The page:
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Is Macular Degeneration Hereditary?

Is Macular Degeneration Hereditary

The macula is the part of your retina that controls your central vision — in other words, the things that you see directly in front of you and that tend to be in sharpest focus. Due to aging, your lifestyle, and the environment, your macula may begin to degenerate. 

Over time, you lose your central vision and can no longer see well enough to:

  • Recognize faces
  • Read 
  • Drive
  • Cook
  • Sew or do crafts

As with many vision problems, macular degeneration usually begins without noticeable symptoms. By the time you realize that you can’t see directly in front of your face, or that your vision is altered, the disease has already progressed. 

Age-related macular degeneration (AMD) is the leading cause of blindness in the United States among women and men age 60 and older. However, if it’s detected early, you and your doctor can take steps to slow its progression.

At Eye Associates of Monmouth in Colts Neck, New Jersey, expert ophthalmologist John Ghobrial, MD, diagnoses and treats all types of macular degeneration. He encourages everyone age 50 and up to schedule annual comprehensive eye exams to catch AMD and other vision problems in their earliest, most treatable stages.

If you have a relative with AMD, you may worry that you’re at risk. If you don’t have a relative with AMD, you may think you’re free and clear. Although macular degeneration is hereditary, everybody is at risk for this potentially blinding condition as they age.

Types of Macular Degeneration

The most common of the two types of macular degeneration type is dry AMD, which occurs when your macula thins out simply due to aging. Everyone over age 50 is at risk for dry AMD. In its early stages, dry AMD has no symptoms. The disease progresses slowly.

Even though there’s no treatment for dry AMD, you can develop healthier habits to slow the disease’s progression and protect unaffected eyes. You may also benefit from taking an AREDS supplement, which contains:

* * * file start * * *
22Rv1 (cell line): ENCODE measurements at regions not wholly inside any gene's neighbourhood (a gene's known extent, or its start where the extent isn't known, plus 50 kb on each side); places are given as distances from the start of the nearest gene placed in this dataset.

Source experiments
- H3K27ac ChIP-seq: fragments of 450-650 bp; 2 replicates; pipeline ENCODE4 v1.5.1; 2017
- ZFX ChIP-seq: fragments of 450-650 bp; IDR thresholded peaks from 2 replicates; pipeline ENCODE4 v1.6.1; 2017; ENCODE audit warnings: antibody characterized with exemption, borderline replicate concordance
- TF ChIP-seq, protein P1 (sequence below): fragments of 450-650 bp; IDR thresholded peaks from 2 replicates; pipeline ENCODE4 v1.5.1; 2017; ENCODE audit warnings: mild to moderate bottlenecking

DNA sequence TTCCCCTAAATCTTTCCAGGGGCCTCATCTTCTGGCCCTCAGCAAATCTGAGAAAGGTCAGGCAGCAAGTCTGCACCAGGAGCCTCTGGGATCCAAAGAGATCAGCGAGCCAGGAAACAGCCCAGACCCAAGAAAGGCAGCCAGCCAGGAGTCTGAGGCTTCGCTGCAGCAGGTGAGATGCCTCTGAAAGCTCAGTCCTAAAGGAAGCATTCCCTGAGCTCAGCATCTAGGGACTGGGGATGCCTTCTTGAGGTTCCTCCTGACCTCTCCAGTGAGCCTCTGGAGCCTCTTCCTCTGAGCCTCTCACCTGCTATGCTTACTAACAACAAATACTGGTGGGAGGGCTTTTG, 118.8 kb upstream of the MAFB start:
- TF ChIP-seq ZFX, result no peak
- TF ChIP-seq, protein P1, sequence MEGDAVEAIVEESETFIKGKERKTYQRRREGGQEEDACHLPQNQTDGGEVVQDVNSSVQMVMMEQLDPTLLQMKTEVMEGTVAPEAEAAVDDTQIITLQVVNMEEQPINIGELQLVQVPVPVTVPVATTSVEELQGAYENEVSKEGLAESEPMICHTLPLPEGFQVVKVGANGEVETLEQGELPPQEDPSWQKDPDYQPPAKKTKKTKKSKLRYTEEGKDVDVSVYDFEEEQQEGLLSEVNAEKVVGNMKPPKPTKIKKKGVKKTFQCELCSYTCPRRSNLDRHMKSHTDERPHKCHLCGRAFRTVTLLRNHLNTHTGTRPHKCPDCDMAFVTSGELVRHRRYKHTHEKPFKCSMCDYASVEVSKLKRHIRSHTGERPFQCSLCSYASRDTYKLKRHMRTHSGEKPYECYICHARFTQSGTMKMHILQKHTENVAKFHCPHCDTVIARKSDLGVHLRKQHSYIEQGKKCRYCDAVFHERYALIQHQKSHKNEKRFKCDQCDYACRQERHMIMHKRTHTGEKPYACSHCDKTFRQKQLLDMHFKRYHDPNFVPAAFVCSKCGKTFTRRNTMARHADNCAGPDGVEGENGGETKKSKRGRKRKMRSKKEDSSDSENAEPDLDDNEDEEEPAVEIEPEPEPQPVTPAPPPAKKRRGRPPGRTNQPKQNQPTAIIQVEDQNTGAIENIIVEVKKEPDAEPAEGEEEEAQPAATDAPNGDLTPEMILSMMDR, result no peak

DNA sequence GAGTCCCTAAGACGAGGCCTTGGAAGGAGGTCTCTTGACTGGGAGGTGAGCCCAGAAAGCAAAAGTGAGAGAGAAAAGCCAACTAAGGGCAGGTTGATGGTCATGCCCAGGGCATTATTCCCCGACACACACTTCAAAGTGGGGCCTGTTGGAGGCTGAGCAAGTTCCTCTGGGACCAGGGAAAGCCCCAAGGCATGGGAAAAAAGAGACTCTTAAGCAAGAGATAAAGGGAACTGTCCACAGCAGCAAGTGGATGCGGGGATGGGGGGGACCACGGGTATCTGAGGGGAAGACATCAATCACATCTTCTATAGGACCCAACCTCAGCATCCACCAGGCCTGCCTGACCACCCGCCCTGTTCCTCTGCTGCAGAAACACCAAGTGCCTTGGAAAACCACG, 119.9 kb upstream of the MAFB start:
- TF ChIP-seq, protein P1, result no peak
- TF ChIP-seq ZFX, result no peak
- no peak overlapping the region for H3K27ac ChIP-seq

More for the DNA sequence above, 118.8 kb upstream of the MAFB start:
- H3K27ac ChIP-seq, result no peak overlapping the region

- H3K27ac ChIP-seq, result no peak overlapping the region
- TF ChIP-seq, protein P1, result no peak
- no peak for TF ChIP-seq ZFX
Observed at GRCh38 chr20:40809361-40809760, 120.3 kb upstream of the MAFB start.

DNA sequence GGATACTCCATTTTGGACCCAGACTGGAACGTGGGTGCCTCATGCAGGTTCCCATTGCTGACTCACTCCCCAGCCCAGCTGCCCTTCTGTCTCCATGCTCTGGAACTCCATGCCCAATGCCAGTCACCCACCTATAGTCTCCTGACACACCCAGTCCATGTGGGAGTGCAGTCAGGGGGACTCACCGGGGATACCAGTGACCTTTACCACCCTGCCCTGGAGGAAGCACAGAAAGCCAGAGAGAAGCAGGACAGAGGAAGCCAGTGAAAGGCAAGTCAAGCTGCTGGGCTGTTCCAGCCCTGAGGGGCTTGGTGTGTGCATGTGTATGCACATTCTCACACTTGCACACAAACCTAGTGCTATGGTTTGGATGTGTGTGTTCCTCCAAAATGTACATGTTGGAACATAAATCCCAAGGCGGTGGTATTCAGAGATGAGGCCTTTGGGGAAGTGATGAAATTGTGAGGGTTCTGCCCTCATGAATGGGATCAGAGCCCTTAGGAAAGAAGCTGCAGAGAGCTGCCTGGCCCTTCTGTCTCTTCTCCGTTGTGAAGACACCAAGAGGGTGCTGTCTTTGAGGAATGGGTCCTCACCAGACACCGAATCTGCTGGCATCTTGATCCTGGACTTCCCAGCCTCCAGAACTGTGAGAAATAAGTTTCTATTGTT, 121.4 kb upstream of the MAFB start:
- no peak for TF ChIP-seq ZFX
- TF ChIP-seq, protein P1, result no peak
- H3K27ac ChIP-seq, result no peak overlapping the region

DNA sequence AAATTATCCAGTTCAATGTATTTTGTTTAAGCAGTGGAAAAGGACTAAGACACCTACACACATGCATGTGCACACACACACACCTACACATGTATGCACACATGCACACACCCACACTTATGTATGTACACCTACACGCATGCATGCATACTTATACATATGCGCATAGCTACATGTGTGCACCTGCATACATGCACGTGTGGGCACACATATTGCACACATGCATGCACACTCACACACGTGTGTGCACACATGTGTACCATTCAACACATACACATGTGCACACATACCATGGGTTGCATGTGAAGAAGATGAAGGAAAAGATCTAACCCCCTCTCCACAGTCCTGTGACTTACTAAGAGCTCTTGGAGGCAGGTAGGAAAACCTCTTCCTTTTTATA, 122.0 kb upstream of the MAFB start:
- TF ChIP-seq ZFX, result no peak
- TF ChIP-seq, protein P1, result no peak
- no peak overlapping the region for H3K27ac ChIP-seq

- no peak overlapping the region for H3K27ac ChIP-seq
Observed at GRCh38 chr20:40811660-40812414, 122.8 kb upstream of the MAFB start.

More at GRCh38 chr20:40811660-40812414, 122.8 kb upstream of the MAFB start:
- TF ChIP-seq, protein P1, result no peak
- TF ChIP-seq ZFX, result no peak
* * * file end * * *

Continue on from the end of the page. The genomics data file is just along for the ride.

• Vitamin C (500 mg)
  • Vitamin E (400 IU)
  • Lutein (10 mg)
  • Zeaxanthin (2 mg)
  • Zinc (80 mg)
  • Copper (2 mg)

Wet AMD occurs suddenly and tends to progress rapidly. This condition is caused by the growth of new, weak blood vessels in the macula that leak blood. Treatments include anti-VEGF medications and photodynamic laser therapy.

Macular Degeneration Risk Factors

Whether you have a relative with macular degeneration or not, your genetic makeup is not the only risk factor. As we noted, simply growing older puts you at risk for dry AMD. Other risk factors include:

  • Being Caucasian
  • Smoking
  • Having high cholesterol levels
  • Eating a lot of saturated fats
  • Being overweight or obese
  • Having high blood pressure
  • Having drusen (fatty deposits) in your eye

The more risk factors you have, the greater your risk. You can manage some risk by adopting healthy habits, such as eating more eye-friendly fresh vegetables, losing weight, and becoming more physically active. You should also quit smoking.

Test your vision daily 

If you’re over 50, particularly if your ophthalmologist has identified the presence of drusen in one or more eyes, you’re at risk for AMD, whether you have a family history of the condition or not. 

Test your vision daily by looking at an Amsler Grid. Notify us immediately if you notice wavy, curved, or dim areas on the grid.

Even with daily self-testing, don’t neglect your annual trip to the ophthalmologist. We use fundus photography and optical coherence tomography to monitor your retina and macula to discern the early signs of macular degeneration. 

If you’re aging, you’re at risk for AMD. Schedule an eye exam at Eye Associates of Monmouth over the phone or via our online appointment request tool today.

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